Teacher resources and professional development across the curriculum

Teacher professional development and classroom resources across the curriculum

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Teaching Multicultural Literature : A Workshop for the Middle Grades
Workshop 1 Workshop 2 Workshop 3 Workshop 4 Workshop 5 Workshop 6 Workshop 7 Workshop 8
Workshop 1: Engagement and Dialogue
Overview
Authors and Literary Works
Julia Alverez
Biography
Work
Gish Jen
Biography
Work
Tina Lee
Biography
Work
Khot T. Luu
Biography
Work
James McBride
Biography
Work
Lensey Namioka
Biography
Work
Lensey Namioka
Biography
Work
Key References
Video Summary
Teaching Strategies
Commentary
Student Work
Resources
Interactive Workbook -- Explore two poems using strategies from these workshops. Go.
Channel-Talk -- Share your views on the discussion board. Go.

Authors and Literary Works
"What Means Switch"

Mona Chang's fictional Chinese American family follows the same course that writer Gish Jen's real family did -- living in working-class Yonkers, where they were scorned, then moving to the more upscale Scarsdale, which accepted them. "Here we're like permanent exchange students," says eighth-grader Mona. "We're not so much accepted, as embraced. Especially by the Jewish part of town... Pretty soon I'm getting popular for a new girl." She adjusts seamlessly to their boys-and-dating talk. In this generally humorous story, her classmates' mothers seek Mona's approval by inviting her over to taste-test their Chinese cooking.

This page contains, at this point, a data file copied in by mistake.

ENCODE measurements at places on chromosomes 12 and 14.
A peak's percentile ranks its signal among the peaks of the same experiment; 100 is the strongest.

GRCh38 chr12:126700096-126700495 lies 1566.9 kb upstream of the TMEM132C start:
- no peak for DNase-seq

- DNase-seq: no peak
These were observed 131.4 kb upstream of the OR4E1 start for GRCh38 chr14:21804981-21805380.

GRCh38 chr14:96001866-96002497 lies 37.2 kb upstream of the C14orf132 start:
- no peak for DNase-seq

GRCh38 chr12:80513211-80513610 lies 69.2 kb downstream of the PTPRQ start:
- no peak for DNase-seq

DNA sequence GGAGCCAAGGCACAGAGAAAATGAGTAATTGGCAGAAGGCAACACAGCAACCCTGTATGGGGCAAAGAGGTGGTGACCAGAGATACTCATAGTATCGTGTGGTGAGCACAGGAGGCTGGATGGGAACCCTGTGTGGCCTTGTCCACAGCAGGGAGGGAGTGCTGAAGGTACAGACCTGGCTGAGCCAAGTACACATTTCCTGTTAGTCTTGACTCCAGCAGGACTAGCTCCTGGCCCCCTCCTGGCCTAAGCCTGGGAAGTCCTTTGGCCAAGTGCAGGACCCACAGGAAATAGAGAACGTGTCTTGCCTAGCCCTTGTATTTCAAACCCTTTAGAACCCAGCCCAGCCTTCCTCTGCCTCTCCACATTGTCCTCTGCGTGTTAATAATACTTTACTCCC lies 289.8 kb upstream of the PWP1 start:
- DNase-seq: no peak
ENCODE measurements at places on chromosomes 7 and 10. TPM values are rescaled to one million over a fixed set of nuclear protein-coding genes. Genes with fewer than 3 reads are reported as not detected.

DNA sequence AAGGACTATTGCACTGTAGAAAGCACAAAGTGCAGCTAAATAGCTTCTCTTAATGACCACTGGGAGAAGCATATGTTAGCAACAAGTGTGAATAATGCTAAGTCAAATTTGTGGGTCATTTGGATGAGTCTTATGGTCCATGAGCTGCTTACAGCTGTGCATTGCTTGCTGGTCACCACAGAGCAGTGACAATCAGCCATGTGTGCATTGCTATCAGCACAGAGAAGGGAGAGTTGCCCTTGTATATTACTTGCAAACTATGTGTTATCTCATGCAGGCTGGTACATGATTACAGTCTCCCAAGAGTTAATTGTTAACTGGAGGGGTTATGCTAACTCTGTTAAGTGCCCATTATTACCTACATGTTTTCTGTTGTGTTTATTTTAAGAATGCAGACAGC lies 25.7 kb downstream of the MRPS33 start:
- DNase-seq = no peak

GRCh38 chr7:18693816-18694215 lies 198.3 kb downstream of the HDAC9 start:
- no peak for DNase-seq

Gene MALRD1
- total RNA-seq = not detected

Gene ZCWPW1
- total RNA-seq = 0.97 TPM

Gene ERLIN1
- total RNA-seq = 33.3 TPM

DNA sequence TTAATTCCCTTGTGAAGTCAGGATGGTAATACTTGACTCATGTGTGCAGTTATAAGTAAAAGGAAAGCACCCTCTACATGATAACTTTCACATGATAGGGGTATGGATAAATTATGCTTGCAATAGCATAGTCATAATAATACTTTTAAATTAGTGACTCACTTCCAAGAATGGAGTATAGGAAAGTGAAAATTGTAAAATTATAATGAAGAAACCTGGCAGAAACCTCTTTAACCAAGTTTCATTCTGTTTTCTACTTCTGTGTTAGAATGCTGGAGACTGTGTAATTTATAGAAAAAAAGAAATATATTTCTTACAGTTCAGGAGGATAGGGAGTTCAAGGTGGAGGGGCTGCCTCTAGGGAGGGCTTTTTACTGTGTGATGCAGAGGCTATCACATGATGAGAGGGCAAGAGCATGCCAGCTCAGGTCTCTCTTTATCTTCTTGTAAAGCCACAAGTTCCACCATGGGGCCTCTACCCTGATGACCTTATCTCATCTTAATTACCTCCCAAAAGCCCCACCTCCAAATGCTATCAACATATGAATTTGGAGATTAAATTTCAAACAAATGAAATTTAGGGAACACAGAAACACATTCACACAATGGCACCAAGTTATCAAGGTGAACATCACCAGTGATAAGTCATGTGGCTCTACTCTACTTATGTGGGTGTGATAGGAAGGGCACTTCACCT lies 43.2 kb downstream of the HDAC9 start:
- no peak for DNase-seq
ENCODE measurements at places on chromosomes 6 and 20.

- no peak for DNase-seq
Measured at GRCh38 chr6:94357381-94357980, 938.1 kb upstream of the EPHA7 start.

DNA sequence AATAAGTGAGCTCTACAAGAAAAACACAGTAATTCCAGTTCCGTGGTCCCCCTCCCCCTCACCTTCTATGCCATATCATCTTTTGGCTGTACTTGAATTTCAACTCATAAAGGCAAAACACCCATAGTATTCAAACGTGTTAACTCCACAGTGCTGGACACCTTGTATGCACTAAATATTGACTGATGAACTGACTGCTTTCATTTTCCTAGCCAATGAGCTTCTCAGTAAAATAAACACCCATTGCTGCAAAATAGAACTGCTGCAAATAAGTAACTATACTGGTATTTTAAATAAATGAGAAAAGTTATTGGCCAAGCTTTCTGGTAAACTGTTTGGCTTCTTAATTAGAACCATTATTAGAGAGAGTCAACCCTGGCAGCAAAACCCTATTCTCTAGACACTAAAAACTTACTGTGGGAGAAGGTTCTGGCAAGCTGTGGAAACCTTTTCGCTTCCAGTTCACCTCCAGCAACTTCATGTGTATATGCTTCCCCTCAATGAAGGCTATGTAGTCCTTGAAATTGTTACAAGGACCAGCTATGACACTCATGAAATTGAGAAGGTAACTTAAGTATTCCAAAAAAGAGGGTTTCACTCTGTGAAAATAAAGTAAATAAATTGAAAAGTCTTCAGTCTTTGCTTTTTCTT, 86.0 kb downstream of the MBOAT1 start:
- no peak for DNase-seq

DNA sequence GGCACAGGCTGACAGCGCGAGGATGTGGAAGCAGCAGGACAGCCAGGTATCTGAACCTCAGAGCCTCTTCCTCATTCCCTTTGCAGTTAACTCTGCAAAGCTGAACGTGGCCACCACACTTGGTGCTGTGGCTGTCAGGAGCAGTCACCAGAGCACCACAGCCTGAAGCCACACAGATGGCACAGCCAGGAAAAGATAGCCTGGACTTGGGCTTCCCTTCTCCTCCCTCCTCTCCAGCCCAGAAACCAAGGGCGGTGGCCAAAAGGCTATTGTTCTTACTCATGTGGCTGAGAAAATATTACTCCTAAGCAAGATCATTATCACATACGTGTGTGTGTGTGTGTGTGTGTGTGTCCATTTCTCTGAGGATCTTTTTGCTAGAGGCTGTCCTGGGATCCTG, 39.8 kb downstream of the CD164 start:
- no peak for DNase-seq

Cultural tension comes with a twist here. "I come in late ... to discover there's a new kid in class. Chinese." But Sherman Matsumoto is not Chinese, he's Japanese, and Mona isn't any better than her white classmates at telling the difference. As the story develops, Mona's mother reacts angrily when Sherman playfully places a picture of a Japanese flag on her refrigerator door.

Mona is perplexed by Sherman. He and the school authorities seem to think that she should be his shepherd, though they don't even share a language. Sign language fills the gap. The other girls want to know, "Are you going steady?" Mona wants to know, "Are Sherman and I in love?" There is much discussion among the girls about getting to first base or second base. Mona wonders if brushing shoulders with Sherman counts. Sherman's questions are different. Is Mona Jewish? Is she American? She explains that you are American if you are born here -- or you can switch. Sherman is bewildered.

Soon they decide they are in love, but Sherman has to go back to Japan. In their farewell encounter, brushing shoulders gives way to kissing, and then discussion of who should switch -- she to Japanese, or he to American, as Mona suggests.

back to top Next: Tina Lee: Biography


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